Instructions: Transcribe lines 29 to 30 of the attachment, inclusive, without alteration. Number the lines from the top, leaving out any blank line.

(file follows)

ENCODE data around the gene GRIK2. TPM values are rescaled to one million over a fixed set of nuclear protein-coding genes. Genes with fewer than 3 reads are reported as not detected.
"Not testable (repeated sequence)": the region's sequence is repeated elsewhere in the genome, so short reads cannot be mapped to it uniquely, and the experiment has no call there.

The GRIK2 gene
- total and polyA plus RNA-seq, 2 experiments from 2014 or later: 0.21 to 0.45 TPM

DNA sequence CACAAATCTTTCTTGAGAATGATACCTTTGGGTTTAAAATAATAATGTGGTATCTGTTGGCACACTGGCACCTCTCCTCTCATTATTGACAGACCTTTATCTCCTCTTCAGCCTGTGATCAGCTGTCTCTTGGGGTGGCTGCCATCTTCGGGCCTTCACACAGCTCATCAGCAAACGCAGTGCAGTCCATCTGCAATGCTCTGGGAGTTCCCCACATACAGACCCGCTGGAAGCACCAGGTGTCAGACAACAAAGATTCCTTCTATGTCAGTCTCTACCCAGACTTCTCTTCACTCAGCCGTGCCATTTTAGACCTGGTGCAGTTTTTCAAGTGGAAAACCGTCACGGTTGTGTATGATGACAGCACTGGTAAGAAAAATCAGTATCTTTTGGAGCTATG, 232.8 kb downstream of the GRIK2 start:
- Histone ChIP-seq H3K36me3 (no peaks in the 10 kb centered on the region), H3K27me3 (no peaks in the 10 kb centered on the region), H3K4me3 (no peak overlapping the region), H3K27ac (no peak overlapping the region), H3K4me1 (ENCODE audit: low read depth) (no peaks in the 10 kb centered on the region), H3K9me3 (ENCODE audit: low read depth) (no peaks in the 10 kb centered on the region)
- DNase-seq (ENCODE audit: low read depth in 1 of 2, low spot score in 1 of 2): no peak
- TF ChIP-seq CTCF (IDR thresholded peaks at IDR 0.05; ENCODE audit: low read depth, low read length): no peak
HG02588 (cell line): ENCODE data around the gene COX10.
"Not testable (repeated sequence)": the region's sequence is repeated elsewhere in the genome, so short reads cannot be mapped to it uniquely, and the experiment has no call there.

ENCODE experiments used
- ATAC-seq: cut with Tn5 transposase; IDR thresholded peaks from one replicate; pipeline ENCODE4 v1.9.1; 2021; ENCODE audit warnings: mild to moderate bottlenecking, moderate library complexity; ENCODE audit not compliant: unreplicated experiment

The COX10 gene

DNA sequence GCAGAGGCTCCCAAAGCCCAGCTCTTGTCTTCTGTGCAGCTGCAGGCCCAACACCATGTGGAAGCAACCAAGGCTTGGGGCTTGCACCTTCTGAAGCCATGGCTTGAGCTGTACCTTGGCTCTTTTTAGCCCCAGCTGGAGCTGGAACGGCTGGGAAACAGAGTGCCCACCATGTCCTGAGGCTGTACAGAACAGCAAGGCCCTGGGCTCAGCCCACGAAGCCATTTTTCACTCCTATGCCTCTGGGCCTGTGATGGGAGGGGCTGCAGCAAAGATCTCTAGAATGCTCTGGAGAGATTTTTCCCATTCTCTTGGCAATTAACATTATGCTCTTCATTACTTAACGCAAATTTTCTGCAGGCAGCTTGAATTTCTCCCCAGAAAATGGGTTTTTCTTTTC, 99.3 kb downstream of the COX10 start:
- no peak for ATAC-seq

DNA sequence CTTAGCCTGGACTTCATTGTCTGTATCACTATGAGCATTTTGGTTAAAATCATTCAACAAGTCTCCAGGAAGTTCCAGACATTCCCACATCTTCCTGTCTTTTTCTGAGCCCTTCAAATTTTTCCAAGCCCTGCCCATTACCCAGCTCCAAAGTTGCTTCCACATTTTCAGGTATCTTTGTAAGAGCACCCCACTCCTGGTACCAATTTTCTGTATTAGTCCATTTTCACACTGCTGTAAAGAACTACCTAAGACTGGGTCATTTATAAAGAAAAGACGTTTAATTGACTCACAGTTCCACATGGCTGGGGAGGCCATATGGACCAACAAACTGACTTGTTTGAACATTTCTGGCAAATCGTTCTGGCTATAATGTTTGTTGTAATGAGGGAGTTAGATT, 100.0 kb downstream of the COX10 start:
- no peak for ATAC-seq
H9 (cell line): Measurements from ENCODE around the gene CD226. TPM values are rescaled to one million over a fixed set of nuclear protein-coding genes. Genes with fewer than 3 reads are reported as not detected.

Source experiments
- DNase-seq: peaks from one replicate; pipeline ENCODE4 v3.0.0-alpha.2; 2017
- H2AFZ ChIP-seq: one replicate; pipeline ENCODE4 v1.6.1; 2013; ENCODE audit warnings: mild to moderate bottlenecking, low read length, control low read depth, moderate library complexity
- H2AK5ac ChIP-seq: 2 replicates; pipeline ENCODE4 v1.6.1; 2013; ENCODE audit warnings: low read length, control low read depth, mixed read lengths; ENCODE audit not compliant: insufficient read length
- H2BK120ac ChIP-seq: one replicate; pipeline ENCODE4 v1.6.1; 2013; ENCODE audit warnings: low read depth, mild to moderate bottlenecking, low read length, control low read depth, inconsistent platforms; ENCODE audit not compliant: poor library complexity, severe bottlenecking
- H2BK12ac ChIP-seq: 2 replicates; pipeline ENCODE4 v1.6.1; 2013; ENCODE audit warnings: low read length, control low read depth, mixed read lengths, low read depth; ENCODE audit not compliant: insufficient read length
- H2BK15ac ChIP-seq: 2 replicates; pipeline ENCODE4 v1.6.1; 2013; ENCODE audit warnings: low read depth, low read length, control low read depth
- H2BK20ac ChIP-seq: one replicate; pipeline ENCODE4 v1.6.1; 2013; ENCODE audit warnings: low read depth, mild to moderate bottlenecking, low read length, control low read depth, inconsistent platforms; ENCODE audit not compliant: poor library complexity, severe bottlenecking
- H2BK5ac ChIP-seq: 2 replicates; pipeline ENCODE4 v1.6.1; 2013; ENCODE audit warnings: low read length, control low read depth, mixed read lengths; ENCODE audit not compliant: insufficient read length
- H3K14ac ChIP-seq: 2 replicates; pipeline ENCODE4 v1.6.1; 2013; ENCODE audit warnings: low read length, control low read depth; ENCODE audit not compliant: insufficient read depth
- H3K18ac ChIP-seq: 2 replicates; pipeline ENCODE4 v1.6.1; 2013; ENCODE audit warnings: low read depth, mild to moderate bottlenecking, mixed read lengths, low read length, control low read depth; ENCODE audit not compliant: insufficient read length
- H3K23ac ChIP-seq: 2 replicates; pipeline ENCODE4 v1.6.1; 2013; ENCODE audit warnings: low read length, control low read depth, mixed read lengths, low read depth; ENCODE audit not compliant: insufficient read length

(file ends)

- H3K18ac ChIP-seq: 2 replicates; pipeline ENCODE4 v1.6.1; 2013; ENCODE audit warnings: low read depth, mild to moderate bottlenecking, mixed read lengths, low read length, control low read depth; ENCODE audit not compliant: insufficient read length
- H3K23ac ChIP-seq: 2 replicates; pipeline ENCODE4 v1.6.1; 2013; ENCODE audit warnings: low read length, control low read depth, mixed read lengths, low read depth; ENCODE audit not compliant: insufficient read length